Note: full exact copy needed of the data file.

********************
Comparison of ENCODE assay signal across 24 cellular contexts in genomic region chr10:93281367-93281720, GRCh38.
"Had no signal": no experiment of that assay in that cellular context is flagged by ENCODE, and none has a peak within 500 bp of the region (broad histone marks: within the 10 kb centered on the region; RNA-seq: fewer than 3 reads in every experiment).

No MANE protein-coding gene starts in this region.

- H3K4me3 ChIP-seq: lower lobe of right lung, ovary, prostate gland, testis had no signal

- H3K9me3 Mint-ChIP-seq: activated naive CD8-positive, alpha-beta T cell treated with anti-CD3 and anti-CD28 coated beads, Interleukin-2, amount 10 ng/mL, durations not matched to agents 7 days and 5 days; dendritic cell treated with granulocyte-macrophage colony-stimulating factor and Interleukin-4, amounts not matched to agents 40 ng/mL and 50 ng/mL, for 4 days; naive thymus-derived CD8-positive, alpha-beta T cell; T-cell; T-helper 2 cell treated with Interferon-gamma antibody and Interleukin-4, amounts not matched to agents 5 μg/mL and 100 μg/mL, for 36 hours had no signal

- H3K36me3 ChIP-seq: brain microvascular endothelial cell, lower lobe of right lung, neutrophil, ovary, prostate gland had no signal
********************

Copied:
Comparison of ENCODE assay signal across 24 cellular contexts in genomic region chr10:93281367-93281720, GRCh38.
"Had no signal": no experiment of that assay in that cellular context is flagged by ENCODE, and none has a peak within 500 bp of the region (broad histone marks: within the 10 kb centered on the region; RNA-seq: fewer than 3 reads in every experiment).

No MANE protein-coding gene starts in this region.

- H3K4me3 ChIP-seq: lower lobe of right lung, ovary, prostate gland, testis had no signal

- H3K9me3 Mint-ChIP-seq: activated naive CD8-positive, alpha-beta T cell treated with anti-CD3 and anti-CD28 coated beads, Interleukin-2, amount 10 ng/mL, durations not matched to agents 7 days and 5 days; dendritic cell treated with granulocyte-macrophage colony-stimulating factor and Interleukin-4, amounts not matched to agents 40 ng/mL and 50 ng/mL, for 4 days; naive thymus-derived CD8-positive, alpha-beta T cell; T-cell; T-helper 2 cell treated with Interferon-gamma antibody and Interleukin-4, amounts not matched to agents 5 μg/mL and 100 μg/mL, for 36 hours had no signal

- H3K36me3 ChIP-seq: brain microvascular endothelial cell, lower lobe of right lung, neutrophil, ovary, prostate gland had no signal